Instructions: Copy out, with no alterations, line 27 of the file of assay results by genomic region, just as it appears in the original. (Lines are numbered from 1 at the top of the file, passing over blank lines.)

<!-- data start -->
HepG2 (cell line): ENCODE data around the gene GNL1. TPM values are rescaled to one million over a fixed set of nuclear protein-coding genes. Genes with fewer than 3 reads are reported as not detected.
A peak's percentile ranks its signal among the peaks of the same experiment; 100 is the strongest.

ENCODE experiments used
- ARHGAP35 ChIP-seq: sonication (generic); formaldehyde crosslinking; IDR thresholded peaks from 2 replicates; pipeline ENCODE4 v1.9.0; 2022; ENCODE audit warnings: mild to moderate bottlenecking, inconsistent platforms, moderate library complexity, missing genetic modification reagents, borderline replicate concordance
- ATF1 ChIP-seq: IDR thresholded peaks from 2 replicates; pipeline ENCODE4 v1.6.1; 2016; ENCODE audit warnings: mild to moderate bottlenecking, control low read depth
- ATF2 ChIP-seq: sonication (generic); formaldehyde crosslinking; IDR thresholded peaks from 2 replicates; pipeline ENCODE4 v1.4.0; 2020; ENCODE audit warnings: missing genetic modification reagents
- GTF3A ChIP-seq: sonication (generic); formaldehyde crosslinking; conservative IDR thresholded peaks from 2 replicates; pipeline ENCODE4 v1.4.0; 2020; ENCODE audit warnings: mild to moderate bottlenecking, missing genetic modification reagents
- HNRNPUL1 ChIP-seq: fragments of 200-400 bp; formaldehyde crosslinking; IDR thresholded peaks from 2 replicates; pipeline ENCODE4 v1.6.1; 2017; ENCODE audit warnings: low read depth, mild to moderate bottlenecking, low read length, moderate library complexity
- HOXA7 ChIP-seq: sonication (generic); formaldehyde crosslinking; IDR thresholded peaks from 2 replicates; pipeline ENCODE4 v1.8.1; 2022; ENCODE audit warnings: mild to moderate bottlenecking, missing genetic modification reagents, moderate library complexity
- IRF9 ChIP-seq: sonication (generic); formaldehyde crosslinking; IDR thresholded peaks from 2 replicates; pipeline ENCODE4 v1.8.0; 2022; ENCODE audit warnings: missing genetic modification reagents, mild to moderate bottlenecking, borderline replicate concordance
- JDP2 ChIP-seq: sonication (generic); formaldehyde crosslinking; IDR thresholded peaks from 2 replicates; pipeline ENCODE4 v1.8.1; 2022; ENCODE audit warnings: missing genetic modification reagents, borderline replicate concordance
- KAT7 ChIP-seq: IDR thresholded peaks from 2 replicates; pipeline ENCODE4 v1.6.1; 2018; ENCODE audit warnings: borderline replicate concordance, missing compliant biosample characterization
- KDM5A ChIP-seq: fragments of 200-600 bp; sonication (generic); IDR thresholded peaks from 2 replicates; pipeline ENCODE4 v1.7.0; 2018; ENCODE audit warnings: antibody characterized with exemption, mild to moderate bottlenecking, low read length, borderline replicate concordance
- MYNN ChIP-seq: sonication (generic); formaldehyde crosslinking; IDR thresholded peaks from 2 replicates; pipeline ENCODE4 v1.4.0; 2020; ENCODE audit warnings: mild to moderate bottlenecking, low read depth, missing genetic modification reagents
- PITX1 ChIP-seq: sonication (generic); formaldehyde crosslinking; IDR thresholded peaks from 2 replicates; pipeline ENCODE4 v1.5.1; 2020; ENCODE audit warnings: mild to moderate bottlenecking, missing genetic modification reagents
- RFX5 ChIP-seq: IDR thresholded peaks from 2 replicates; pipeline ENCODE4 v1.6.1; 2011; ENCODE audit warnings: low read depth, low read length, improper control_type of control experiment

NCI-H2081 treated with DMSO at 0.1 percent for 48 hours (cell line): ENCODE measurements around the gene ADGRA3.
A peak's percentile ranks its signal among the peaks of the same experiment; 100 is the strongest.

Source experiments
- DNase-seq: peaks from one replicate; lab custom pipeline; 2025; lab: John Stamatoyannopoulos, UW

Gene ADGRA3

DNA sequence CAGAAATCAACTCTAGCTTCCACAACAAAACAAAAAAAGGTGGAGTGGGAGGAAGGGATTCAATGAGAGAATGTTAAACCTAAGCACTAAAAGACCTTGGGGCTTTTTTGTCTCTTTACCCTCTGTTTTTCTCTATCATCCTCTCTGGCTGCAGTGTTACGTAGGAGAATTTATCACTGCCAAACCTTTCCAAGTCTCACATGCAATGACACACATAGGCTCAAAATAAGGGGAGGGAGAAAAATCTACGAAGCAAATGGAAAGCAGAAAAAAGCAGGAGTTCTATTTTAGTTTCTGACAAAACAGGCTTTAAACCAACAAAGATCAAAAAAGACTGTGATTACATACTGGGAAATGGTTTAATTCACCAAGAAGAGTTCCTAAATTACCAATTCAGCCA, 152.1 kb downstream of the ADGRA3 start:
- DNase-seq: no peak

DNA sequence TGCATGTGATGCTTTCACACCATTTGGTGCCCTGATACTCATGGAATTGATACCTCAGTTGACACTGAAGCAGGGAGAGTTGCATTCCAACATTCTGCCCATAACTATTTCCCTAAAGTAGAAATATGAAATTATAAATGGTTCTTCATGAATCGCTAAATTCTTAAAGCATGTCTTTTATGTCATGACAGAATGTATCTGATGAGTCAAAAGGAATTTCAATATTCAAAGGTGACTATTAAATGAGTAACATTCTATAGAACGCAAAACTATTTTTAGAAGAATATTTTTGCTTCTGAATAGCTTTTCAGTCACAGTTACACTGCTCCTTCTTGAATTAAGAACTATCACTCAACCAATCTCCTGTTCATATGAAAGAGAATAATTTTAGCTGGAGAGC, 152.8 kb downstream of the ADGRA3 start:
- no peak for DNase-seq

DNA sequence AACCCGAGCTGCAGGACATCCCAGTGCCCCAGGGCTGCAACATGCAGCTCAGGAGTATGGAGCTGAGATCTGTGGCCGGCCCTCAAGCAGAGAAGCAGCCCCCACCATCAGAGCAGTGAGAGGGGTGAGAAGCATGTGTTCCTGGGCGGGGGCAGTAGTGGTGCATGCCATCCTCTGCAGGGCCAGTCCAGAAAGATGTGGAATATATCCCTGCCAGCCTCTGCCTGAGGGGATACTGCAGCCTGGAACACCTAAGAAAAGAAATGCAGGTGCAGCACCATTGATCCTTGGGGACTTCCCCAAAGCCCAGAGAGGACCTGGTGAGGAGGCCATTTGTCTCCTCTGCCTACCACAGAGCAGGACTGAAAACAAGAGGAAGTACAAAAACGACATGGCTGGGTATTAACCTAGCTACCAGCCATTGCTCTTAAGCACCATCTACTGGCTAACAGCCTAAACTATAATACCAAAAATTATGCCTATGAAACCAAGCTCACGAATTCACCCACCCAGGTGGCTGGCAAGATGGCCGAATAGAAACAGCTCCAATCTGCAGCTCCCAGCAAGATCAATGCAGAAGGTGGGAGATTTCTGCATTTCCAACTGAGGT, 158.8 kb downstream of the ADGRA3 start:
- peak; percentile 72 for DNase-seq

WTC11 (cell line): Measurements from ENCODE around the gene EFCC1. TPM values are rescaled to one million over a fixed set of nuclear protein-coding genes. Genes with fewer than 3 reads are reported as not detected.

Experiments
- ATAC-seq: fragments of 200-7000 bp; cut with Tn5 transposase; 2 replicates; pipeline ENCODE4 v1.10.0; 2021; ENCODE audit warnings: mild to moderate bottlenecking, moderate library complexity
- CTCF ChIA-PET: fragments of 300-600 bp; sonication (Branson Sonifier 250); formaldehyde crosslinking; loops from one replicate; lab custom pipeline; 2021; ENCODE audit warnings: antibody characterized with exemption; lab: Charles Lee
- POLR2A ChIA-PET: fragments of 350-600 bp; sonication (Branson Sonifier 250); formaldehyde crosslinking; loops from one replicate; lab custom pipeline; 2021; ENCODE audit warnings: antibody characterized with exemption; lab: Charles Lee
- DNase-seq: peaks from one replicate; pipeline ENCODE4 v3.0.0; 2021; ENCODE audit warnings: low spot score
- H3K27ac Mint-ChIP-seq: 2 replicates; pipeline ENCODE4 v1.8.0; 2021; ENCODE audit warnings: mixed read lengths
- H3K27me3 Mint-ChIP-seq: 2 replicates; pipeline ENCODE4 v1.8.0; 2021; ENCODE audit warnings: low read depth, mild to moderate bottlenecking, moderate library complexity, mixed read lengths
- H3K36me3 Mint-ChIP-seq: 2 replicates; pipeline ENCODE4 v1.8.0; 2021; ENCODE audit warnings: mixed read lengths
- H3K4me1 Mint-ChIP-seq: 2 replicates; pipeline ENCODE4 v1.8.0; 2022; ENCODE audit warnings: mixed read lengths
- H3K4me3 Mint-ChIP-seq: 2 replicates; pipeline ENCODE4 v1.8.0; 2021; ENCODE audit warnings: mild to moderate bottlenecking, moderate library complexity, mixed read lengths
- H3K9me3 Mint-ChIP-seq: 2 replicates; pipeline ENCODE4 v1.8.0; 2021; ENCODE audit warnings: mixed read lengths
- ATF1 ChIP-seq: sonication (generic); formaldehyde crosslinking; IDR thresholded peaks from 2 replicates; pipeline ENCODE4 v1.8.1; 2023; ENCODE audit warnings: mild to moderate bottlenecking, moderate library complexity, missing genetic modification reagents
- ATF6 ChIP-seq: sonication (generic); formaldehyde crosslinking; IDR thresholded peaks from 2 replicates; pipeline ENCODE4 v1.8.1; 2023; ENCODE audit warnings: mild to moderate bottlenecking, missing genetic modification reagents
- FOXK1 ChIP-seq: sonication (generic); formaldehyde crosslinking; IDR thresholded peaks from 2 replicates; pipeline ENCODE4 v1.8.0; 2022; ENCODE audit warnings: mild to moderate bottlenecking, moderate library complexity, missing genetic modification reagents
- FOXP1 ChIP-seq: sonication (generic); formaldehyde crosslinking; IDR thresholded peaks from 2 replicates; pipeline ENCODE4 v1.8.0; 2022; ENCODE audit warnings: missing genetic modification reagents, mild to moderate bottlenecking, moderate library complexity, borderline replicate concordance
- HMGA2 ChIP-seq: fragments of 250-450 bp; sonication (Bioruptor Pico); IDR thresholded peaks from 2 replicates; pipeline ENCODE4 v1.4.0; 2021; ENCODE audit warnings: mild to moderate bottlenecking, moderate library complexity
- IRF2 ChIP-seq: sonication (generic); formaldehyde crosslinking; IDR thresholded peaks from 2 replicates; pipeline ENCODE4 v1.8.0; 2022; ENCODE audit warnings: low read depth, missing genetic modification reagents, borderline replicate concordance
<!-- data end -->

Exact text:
- peak; percentile 72 for DNase-seq